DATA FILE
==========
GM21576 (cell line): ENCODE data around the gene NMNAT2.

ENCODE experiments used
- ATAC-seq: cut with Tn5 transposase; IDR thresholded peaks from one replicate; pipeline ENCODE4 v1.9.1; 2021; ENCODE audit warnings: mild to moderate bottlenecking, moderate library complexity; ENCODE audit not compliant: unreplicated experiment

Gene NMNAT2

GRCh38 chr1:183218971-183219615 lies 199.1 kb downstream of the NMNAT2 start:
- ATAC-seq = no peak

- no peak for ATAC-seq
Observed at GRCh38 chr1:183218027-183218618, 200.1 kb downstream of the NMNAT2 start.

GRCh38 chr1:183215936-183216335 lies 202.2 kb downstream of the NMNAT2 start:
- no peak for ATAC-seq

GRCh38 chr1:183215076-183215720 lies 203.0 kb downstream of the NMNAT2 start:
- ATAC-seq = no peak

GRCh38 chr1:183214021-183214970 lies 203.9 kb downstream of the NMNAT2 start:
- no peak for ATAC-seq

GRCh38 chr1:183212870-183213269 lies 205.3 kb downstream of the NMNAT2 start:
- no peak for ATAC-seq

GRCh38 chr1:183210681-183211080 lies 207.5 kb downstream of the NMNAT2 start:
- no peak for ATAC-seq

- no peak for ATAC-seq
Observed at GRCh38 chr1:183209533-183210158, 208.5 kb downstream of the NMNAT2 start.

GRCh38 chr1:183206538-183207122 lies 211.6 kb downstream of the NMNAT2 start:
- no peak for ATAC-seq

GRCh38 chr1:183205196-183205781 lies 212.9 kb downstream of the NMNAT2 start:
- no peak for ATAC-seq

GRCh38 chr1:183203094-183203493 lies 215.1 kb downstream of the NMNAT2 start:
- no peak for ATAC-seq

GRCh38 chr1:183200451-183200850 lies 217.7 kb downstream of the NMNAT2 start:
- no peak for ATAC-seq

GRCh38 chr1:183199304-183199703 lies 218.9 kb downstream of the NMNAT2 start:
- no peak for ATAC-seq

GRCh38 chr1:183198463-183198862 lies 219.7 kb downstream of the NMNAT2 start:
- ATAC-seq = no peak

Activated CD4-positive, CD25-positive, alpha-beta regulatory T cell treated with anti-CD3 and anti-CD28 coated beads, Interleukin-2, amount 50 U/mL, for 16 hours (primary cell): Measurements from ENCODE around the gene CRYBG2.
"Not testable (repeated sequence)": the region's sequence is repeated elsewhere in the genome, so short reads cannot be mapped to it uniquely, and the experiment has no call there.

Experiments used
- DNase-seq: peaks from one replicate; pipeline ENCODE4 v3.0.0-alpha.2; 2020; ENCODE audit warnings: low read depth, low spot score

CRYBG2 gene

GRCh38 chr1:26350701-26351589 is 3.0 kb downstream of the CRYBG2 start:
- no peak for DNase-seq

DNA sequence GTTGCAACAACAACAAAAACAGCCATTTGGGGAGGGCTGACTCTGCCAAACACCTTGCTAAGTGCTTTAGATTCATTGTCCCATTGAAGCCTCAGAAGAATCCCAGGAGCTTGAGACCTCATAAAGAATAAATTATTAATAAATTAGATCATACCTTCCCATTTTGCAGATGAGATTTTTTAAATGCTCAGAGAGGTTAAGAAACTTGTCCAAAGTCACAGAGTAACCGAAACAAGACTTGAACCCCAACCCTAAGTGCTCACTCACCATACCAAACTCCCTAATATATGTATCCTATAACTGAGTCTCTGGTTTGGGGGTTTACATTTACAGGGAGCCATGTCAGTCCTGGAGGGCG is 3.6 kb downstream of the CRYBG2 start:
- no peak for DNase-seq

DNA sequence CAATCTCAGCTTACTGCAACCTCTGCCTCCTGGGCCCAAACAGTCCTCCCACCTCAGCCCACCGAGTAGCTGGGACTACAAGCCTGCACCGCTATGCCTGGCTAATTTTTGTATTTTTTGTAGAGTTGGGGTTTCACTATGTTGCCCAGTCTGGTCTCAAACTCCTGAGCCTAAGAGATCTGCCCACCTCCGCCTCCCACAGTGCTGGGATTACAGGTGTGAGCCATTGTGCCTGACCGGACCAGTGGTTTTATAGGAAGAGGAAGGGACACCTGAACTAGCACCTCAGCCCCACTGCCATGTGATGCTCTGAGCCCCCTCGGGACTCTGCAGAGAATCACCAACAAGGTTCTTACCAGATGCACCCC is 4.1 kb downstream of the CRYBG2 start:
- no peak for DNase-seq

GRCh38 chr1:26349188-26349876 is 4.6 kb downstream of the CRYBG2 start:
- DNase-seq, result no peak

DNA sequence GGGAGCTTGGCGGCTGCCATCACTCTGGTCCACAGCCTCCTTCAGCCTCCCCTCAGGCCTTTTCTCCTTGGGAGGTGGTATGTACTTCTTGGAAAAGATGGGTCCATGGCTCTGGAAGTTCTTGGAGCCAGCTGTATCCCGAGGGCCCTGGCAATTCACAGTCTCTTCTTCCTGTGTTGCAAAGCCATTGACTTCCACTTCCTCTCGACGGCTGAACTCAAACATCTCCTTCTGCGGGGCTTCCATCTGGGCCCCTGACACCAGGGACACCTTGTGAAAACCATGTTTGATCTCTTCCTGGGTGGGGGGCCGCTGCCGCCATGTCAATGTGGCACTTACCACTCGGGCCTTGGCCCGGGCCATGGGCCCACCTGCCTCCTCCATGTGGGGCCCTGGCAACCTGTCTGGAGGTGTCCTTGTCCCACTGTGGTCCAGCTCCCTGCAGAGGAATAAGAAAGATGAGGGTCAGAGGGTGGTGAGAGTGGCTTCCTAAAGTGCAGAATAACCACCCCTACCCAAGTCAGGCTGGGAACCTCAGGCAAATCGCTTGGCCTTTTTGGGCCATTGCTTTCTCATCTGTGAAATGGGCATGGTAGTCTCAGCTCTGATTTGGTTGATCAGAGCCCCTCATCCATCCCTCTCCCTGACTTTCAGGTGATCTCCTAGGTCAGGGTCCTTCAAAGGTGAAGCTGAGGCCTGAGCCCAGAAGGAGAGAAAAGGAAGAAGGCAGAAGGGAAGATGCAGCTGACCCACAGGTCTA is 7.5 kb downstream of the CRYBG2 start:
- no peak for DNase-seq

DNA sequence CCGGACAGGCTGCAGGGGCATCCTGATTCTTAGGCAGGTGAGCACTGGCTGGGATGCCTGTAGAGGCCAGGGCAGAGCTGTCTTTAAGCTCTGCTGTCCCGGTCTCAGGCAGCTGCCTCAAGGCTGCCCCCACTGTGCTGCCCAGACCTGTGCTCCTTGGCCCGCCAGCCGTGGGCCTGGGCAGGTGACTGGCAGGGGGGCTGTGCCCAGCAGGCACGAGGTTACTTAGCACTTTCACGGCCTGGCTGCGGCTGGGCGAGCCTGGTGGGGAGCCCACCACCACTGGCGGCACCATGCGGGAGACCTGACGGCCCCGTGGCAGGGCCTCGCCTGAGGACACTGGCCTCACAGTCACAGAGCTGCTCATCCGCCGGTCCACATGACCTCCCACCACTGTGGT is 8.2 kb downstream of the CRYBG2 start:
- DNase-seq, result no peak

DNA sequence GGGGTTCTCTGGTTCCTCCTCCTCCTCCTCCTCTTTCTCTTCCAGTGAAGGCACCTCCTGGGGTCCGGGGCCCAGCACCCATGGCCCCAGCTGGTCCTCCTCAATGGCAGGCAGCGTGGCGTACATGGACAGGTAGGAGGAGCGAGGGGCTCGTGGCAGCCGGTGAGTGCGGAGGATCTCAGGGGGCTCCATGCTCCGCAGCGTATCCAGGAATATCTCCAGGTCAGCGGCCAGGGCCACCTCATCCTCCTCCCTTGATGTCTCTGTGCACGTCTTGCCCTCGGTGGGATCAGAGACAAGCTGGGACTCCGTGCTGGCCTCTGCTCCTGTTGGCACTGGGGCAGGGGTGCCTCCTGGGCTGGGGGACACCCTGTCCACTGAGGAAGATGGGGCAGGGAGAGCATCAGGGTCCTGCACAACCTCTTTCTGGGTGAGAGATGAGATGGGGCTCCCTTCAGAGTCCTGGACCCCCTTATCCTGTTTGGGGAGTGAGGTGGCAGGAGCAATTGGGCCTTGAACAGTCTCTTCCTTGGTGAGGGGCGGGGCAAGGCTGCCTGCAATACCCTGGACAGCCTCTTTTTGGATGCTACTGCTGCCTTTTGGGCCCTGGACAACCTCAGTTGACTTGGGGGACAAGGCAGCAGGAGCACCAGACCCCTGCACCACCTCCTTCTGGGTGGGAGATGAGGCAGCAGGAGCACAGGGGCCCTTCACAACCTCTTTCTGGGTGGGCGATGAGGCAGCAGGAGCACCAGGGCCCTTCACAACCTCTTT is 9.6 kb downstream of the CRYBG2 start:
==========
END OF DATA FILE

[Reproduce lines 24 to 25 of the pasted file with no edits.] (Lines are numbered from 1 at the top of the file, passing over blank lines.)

- no peak for ATAC-seq

GRCh38 chr1:183203094-183203493 lies 215.1 kb downstream of the NMNAT2 start: